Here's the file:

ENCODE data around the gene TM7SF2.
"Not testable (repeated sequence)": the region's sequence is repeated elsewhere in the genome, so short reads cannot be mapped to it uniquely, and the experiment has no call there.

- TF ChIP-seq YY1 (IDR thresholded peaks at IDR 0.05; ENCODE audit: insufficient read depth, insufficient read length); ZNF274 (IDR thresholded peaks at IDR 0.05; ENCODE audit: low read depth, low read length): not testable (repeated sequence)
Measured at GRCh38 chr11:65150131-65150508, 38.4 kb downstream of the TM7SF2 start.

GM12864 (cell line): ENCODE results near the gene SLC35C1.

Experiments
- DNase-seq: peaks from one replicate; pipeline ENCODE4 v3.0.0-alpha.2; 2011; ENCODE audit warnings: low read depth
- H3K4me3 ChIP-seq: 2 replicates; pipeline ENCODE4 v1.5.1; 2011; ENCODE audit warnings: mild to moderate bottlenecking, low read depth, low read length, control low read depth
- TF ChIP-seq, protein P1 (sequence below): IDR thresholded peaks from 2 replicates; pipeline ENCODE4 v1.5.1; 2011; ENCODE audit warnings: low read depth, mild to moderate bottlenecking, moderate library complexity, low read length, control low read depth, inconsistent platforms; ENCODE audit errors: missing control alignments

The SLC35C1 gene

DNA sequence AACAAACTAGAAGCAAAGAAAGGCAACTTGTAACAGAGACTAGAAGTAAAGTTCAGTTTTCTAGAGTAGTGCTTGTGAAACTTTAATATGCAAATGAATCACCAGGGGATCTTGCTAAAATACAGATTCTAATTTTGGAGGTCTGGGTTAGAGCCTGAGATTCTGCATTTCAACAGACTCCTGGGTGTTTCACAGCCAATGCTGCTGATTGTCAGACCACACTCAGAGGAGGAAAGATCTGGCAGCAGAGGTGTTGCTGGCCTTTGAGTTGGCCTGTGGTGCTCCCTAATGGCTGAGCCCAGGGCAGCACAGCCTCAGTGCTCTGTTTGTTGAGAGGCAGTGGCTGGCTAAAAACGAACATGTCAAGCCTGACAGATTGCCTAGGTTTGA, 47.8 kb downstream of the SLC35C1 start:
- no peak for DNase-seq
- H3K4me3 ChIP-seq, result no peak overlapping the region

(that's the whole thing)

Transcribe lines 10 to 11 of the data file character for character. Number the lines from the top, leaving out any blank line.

The SLC35C1 gene

DNA sequence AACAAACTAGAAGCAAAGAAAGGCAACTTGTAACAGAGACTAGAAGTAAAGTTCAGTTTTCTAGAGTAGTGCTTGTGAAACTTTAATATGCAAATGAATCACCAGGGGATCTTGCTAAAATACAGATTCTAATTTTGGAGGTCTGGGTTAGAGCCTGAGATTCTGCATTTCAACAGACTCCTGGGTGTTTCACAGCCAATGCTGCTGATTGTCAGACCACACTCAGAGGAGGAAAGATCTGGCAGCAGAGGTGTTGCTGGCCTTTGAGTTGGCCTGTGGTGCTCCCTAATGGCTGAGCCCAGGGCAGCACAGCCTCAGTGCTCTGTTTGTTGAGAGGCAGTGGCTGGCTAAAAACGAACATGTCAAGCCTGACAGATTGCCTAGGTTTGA, 47.8 kb downstream of the SLC35C1 start: